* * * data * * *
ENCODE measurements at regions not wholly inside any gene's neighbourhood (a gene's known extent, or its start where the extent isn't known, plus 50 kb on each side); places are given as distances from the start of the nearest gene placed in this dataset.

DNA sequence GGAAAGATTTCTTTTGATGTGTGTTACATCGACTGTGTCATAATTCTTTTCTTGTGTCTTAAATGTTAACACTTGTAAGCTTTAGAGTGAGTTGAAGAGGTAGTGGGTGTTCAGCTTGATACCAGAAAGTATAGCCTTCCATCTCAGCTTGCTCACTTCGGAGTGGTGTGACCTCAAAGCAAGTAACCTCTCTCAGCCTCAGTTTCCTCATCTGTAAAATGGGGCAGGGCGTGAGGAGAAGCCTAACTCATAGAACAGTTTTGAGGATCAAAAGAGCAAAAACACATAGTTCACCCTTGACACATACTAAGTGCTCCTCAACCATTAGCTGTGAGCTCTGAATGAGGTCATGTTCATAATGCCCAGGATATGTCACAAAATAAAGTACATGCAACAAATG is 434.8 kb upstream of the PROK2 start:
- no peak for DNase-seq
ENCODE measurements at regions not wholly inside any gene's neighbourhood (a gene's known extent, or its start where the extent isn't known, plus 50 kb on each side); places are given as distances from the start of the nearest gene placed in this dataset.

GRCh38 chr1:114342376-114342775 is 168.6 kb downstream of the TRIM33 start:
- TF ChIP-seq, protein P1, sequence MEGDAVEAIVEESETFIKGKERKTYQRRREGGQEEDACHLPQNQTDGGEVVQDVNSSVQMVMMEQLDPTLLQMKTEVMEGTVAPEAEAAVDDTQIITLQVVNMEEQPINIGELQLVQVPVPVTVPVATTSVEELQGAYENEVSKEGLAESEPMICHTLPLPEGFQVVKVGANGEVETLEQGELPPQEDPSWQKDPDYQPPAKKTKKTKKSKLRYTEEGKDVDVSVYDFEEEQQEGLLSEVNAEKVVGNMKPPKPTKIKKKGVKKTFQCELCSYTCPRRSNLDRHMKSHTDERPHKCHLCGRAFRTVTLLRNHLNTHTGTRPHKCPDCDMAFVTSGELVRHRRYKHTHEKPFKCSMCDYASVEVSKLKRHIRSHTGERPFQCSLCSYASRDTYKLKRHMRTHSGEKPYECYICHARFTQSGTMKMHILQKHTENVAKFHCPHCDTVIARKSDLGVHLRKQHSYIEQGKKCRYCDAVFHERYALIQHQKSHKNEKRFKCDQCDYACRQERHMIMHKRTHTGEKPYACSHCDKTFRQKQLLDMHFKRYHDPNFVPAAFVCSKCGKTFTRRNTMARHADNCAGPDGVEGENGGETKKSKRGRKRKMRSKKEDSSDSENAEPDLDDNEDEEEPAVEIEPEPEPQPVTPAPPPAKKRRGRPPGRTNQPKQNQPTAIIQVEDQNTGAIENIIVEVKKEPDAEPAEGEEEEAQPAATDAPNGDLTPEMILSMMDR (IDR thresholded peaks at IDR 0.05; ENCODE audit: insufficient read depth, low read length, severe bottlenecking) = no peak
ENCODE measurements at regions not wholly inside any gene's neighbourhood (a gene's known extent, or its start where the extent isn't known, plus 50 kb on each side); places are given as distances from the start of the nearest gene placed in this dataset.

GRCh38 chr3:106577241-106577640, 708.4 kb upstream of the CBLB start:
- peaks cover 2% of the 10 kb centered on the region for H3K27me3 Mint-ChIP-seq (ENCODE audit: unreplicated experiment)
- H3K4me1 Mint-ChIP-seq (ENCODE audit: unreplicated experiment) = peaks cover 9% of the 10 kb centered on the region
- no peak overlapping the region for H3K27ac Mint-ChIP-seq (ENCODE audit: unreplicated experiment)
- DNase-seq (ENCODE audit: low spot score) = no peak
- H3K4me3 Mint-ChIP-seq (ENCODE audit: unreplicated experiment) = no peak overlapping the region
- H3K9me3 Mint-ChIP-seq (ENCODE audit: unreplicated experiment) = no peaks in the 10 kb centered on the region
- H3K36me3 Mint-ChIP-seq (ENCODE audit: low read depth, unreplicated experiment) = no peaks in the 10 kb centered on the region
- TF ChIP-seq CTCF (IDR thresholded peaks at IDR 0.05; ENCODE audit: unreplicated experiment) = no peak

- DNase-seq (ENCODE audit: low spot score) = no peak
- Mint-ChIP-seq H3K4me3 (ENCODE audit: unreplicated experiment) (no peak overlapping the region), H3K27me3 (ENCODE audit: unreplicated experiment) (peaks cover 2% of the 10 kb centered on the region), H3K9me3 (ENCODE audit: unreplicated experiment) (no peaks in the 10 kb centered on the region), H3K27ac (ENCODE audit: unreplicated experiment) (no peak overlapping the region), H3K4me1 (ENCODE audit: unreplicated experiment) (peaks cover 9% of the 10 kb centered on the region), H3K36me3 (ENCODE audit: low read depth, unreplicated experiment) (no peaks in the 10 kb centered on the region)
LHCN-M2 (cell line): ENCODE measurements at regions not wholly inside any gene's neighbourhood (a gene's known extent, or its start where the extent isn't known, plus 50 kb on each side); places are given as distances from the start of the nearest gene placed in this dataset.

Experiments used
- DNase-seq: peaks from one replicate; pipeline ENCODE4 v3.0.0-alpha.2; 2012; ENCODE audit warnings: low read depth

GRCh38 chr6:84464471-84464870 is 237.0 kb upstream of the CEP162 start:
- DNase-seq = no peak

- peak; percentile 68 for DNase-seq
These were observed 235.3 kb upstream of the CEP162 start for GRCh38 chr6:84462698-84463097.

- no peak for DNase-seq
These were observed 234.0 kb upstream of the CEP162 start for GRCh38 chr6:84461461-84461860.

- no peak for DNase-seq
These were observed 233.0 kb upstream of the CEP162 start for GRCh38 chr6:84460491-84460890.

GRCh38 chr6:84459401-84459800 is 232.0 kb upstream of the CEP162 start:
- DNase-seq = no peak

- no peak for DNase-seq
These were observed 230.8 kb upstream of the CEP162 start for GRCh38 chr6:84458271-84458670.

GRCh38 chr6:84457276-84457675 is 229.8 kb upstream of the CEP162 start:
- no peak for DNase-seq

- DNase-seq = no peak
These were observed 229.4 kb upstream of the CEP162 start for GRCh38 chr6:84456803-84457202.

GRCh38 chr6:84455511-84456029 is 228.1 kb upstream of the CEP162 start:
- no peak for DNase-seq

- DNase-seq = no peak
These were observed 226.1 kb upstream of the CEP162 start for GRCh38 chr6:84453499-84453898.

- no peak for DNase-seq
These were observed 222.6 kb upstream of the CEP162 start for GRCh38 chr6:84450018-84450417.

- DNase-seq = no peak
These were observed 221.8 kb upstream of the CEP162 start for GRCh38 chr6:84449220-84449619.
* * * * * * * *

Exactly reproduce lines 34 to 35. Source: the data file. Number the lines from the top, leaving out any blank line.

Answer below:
GRCh38 chr6:84457276-84457675 is 229.8 kb upstream of the CEP162 start:
- no peak for DNase-seq